David takes a look at a pioneering book which has helped give us a greater appreciation of follies, such as The Druids’ Temple near Masham and the Rocket Ship folly near Aysgarth.
Sixty years ago a volume appeared in the bookshops that kick-started a new fashion in architectural history.
It was not one of the usual, often dry-as-dust, studies of individual architects or architectural movements that were current in the early 1950s. This was different – as its title proclaimed.
It was called ‘Follies and Grottoes’ and it was written by Barbara Jones. For six decades the book has been the foundation of follies studies and the basis of all subsequent studies of the subject.
It is significant that Barbara Jones, who was born in 1912, was not a conventional architectural historian. Instead, she was an artist.
Born in Croydon, sh e went to Croydon School of Art before going on to study Mural Decoration at the Royal College of Art. Her subsequent career was as much concerned with the decoration of large spaces as with her writing.
At the start of the Second World War she was one of the artists mobilised by Sir Kenneth Clark to record British lives and landscapes at a time of imminent change.
All the artists, who also included Sir William Russell Flint, Charles Knight, Rowland Hilder and John Piper, painted water-colours that celebrated the country’s natural beauty and architectural heritage. The idea was to boost national morale and also to act as a memorial to the war effort.
After the war, Barbara Jones continued her career as a muralist, with work at the 1946 ‘Britain Can Make It’ exhibition at the Victoria and Albert Museum, and at the Festival of Britain in 1951, where she produced a huge mural of coastline.
She also designed the traditional fairground setting for the Festival Funfair in Battersea Park, as well as organising an exhibition at the Whitechapel Gallery called ‘Black Eyes and Lemonade’. ‘I never worked harder in my life’, she wrote 25 years later, ‘and most of the time it was marvellous.’
Later work included murals on the P&O liners Orcades, Oronsay, Orsova and Oriana, and for hotels, restaurants, exhibitions and schools. And if ever in your childhood you watched ‘The Woodentops’ you saw her work; she designed the sets and puppets.
At the same time as she was working on her many commissions – and especially in the run-up to the Festival of Britain – she was researching for ‘Follies and Grottoes’.
She travelled around Britain and Ireland by car, searching out the odd, unpredictable and just plain bonkers buildings that dot the countryside and the great estates of the land.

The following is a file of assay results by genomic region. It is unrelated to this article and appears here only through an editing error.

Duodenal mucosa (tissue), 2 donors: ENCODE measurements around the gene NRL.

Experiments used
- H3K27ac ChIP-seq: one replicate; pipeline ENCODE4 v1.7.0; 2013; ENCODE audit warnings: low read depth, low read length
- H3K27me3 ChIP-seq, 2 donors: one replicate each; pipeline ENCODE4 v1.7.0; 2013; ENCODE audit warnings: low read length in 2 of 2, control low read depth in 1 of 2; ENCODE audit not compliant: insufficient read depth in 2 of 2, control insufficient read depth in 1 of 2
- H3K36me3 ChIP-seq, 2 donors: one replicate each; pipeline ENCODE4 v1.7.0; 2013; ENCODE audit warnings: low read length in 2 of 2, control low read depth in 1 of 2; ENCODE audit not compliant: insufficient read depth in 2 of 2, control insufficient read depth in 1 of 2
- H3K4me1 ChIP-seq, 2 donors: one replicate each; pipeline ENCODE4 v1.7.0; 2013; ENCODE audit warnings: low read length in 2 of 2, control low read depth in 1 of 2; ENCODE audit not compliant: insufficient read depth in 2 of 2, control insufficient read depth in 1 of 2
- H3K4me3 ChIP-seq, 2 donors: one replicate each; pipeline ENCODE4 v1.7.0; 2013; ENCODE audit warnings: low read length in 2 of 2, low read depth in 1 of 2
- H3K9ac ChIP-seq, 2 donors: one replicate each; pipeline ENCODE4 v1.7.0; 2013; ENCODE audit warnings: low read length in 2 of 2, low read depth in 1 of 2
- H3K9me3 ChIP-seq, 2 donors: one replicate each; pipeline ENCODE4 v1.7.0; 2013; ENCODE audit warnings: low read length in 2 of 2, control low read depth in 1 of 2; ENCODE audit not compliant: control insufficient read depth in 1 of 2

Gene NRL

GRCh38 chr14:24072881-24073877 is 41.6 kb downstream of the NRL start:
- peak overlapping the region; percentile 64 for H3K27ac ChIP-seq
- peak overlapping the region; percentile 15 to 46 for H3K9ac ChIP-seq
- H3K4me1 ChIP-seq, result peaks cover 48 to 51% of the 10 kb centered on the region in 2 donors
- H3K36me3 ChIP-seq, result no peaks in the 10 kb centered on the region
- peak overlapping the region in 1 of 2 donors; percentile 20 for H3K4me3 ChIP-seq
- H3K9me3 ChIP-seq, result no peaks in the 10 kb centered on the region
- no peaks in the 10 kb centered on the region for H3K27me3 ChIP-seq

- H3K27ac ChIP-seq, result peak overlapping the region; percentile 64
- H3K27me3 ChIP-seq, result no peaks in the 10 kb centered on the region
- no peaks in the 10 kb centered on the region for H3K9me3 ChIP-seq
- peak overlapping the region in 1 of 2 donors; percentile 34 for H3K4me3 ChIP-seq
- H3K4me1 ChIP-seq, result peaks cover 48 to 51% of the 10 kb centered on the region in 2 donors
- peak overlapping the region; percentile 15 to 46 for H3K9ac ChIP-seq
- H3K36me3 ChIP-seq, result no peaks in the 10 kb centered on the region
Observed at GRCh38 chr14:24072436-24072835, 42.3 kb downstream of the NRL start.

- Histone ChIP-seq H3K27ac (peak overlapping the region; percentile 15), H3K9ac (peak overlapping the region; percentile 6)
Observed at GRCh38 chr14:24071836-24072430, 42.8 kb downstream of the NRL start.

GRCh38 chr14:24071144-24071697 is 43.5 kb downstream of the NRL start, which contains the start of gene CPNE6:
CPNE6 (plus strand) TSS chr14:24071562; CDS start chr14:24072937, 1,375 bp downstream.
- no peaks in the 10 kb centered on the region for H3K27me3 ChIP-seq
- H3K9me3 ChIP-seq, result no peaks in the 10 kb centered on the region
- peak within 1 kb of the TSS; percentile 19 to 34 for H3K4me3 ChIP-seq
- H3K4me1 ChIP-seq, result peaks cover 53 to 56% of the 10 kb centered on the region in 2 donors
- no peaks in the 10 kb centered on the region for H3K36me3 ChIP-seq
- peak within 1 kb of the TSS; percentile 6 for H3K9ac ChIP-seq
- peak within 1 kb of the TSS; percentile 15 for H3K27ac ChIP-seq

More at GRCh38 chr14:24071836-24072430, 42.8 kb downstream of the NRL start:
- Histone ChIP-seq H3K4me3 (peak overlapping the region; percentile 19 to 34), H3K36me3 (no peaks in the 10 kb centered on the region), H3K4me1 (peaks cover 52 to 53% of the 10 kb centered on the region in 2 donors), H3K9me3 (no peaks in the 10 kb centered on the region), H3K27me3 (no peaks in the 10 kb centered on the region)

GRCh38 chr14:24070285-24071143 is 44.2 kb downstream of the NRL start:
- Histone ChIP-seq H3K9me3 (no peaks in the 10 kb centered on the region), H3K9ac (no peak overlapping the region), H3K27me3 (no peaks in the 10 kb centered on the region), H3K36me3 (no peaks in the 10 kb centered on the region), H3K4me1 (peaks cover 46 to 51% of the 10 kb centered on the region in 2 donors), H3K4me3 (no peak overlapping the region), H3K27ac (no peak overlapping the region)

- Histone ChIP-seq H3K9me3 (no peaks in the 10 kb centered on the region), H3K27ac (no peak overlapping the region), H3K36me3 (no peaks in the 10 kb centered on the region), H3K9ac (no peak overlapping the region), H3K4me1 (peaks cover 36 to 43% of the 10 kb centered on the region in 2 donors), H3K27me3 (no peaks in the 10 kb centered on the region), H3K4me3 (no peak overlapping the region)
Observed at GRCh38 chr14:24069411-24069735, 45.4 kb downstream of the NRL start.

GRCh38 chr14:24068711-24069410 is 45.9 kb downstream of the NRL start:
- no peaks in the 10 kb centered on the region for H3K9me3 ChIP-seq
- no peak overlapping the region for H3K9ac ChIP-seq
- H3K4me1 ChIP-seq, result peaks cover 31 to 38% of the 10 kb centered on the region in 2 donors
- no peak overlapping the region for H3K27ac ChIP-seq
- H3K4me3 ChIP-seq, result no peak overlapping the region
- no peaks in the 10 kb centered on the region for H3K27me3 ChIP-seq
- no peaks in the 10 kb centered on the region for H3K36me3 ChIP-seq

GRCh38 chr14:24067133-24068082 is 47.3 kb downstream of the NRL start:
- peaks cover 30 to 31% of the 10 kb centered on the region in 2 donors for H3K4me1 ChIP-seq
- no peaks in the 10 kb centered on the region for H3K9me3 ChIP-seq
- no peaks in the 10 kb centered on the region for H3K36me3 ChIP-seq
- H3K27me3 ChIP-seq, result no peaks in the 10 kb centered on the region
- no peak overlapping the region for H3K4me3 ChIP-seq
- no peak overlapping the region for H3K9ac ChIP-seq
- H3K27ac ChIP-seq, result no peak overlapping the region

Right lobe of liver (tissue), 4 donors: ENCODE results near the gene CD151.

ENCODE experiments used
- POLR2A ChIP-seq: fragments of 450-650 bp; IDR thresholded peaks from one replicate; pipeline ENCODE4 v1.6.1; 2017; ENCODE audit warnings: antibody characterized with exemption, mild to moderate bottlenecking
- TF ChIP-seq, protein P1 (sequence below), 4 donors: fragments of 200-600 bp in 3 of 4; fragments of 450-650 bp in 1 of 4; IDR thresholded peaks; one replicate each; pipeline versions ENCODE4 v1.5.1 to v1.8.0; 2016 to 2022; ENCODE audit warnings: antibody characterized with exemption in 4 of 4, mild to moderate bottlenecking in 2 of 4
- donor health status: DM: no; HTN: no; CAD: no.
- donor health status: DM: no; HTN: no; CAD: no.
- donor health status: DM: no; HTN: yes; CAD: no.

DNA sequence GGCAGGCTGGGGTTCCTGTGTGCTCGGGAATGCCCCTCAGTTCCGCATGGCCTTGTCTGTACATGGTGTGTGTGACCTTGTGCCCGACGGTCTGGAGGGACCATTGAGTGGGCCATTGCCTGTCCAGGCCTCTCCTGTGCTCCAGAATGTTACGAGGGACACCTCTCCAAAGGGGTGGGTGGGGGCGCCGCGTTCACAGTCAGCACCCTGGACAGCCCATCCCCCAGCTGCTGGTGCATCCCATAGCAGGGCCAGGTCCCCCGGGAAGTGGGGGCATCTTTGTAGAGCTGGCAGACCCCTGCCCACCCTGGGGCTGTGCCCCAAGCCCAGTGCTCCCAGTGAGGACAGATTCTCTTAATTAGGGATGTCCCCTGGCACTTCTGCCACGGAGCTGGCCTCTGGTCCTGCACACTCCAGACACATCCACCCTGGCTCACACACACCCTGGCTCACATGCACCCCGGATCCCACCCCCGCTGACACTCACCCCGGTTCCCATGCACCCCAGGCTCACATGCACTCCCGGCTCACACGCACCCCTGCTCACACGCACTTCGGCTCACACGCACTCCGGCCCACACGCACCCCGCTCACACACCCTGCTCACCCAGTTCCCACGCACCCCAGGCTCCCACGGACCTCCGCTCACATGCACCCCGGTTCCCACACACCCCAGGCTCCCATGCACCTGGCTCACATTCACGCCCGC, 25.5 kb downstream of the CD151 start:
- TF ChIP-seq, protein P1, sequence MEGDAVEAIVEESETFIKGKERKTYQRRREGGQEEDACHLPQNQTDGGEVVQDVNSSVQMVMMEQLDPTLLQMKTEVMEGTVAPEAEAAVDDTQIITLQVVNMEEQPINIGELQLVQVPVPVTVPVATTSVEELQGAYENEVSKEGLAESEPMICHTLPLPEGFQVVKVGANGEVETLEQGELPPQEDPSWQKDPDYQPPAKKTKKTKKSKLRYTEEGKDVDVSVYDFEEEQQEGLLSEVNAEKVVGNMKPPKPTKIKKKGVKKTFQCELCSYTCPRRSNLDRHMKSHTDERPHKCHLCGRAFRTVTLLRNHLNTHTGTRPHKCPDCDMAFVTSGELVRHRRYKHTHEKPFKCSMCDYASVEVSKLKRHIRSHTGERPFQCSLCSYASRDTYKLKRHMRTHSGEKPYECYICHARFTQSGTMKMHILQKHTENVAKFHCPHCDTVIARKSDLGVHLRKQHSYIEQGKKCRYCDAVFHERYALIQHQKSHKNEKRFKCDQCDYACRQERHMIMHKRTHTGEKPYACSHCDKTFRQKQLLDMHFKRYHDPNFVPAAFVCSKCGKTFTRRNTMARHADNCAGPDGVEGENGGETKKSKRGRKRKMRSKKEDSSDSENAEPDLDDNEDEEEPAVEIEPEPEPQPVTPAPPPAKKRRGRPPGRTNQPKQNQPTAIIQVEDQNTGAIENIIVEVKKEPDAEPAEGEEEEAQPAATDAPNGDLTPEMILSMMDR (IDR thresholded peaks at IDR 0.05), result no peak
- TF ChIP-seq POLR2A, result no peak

A typical example was her visit to the Druids’ Temple near Masham. In the book she writes, ‘A folly tour must be based on the sound military maxim that time spent in reconnaissance is seldom wasted.
Here the notebook in 1949 said simply “Masham in Uredale. Model Stonehenge on moors”, and, as we did not reach Masham till dusk, late on a summer evening, anyone with a grain of common sense would have admired the stone town built round a large square and gone to bed, leaving both reconnaissance and folly until morning.’ Instead they set off, getting to Ilton then going round in circles. At 11.30 pm they called at a cottage to ask the way. When they eventually found the Druids’ Temple, ‘the moon was up now and the bracken in sharp relief against its own dense shadows . . . [inducing] all the cold terror that keeps one indoors at night. Monoliths, and another black wood on the right, and there is the stone circle in full moonlight on the hillside . . . a very rare moonlight indeed.’
Yorkshire was a happy hunting ground for Barbara Jones’ folly hunts. As she notes, ‘The three counties of Yorkshire have an astonishing number of follies, far more than their position would suggest, for follies tend to decrease in number towards the north and east. And they are not only many but good: there is a grade A example of everything except the grotto.’ And for the first time she provides a gazetteer for anyone who wants to discover this wealth of oddity.
Everyone who likes the quirkier side of architecture has been in her debt ever since.
For unless we happened to live nearby, how would we have found out, for example, about Charles Piazzi Smyth’s pyramid in Sharow churchyard, or the Rocket Ship folly near Aysgarth, a visionary object of absolutely no practical use built in the 18th century by Mrs Sykes of Sorrellsykes Farm? Or about Yorke’s Folly, the two (once three) columns with ecclesiastical detailing that stand high above Pateley Bridge? We might have remained in ignorance of the follies at Hackfall, which Barbara Jones saw at perhaps its lowest ebb as far as the buildings were concerned; it is not surprising that she got them mixed up among ‘the overwhelming life of ferns, rushes, grasses, dock, mullein, moss, foxgloves, peppermint, thyme, willow-herb, everything larger and thicker and greener than normal, and the hidden situation below the level of the ordinary Pennine-foothill landscape, [that] all give Hackfall an extraordinary atmosphere, as if the river-bed has sunk with the woods and everyone forgotten where they were.’
Some follies even today remain hidden from view on private estates or in other inaccessible locations; have you made the acquaintance of ‘The Two-Faced Butler’ or of ‘Slobbering Sal’, both of them North Yorkshire follies? Have you stumbled across the sham castle at Thornborough Hall in Leyburn, or the one at Hazlewood Castle near Tadcaster? And have you spent a week at The Pigsty at Fylingthorpe, now, like The Ruin at Hackfall, a Landmark Trust cottage?
Our appreciation and enjoyment of such buildings is a direct result of Barbara Jones’ pioneering book.
It inspired other writers to follow her example, and the foundation of a group – the Folly Fellowship – to research and care for follies.
‘Follies and Grottoes’ is a book that still repays the curious reader today.